When Being a Child Hurts: Even Medicine Can’t Make it All Better
Diagnosed with juvenile arthritis (JA) when he was just 15 months old, Carson is just one of nearly 300,000 children who have JA. Carson’s arthritis is polyarticular, which means it affects five or more joints. While Carson initially struggled mostly in his knees, he also has limited mobility and increased pain in his wrists. While you’d think that pain would be a clear indicator of arthritis, for Carson and thousands of other children, getting a diagnosis was not that simple. The myth that arthritis is only for older people persists.
“More than anything, we just spent months confused,” says Chrissy, Carson’s mother. “Arthritis wasn’t even on our radar because like most people, we didn’t even know children could have arthritis. It certainly wasn’t one of the first things doctors suspected either.”
Once Carson received his diagnosis, their next challenge was finding a doctor who could treat it. The Roses shocked to find out that the earliest she could get Carson an appointment with their local pediatric rheumatologist was eight months. Fortunately, they were able to drive two hours to Cincinnati Children’s Hospital where they got an appointment within 30 days. There, they received a plan for treatment.
“We are really lucky that we have a doctor within driving distance,” says Chrissy. “We can make it up there, see the doctor and be back home within the day. I’ve met people who have to travel several states away and spend money on hotels and overnight trips, just for their child to see the right kind of doctor.”
To combat Carson’s initial severe inflammation, his family and doctor agreed to take an aggressive treatment route, which included putting Carson under full anesthesia to give him steroid injections directly into his knees and wrists. He also was prescribed methotrexate, a chemotherapy drug that is also used to treat JA. Carson took oral methotrexate for a few months until the side effects began to outweigh the benefits of the drug.
“We would give Carson the methotrexate by mouth on Friday nights so that he’d have the weekend to let his body adjust,” recalls Chrissy. “He never got used to it. He’d get sick, and he couldn’t eat. Finally, we yelled mercy.”
Many children and adults with arthritis try several medications until they find a combination that both controls their symptoms without causing significant side effects. Carson’s doctor switched him to methotrexate injections, which came with a whole new challenge that a lot of children with JA face -- shots.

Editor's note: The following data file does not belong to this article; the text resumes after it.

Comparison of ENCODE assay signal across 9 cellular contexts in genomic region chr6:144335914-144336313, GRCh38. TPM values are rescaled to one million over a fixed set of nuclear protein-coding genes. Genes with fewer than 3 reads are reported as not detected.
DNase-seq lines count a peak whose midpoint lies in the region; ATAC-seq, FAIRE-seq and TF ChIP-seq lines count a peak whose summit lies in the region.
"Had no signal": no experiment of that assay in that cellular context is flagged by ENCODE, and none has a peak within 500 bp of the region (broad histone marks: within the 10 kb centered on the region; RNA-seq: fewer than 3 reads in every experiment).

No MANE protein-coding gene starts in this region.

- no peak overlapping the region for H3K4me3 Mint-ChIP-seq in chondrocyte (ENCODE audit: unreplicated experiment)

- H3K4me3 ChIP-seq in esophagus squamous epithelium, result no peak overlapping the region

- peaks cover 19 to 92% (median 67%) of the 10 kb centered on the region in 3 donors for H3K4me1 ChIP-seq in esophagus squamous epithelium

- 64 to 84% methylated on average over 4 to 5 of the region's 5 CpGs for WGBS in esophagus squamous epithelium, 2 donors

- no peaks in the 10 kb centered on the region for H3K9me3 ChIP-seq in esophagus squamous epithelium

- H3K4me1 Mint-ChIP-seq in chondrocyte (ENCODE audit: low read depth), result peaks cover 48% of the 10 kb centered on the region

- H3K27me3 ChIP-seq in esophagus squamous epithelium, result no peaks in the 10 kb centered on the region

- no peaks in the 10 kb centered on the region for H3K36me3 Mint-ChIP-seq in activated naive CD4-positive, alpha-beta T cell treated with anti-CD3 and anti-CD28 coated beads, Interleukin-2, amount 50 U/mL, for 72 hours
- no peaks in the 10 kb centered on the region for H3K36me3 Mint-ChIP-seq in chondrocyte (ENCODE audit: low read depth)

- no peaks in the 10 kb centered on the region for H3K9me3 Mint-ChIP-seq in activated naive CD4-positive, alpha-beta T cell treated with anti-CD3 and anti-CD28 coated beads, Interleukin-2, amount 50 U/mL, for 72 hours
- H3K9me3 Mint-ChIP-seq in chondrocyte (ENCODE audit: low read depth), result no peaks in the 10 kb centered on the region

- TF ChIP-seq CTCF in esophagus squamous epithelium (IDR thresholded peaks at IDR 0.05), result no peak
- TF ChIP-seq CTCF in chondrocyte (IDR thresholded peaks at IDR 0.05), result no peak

“He was on the same dose as he was before, but now we have to give him a shot once a week in his arm, thigh or bottom,” says Chrissy. “We are so grateful to have another choice, but we had to learn how to give a then two year old injections. I was so scared of hurting my child.”
Carson remains relatively pain-free with the help of methotrexate and the occasional ibuprofen, but like many children with JA, his immune system is compromised. This causes him to get sick often.
“I think for a lot of children with JA, being sick more than healthy is a way of life,” says Chrissy. “We’ve dealt with pneumonia, chronic colds, you name it. Carson misses a lot of days of daycare, which means we miss a lot of days of work.”
As Carson looks toward his fourth birthday, his parents continue to deal with uncertainty about his future -- how long the medicine will work, how well he’ll grow and how they’ll deal with missed days of school when Carson graduates from day care into official school.
“We’re hopeful that we won’t have to increase his methotrexate dosage as he grows, and that maybe he’ll eventually not need it at all,” says Chrissy. “But we’re not naive. We know this disease is unpredictable.”
Check back here to follow Carson’s story as we build up to Giving Tuesday. Slated for December 1, Giving Tuesday is a global day dedicated to giving back and celebrating generosity. When you give to the Arthritis Foundation, you help support the Arthritis Foundation’s commitment to helping the over 50 million Americans with arthritis say Yes. Give, so Carson can say Yes to childhood -- full days at school, medicine that doesn’t hurt and less talk about “arfritis.”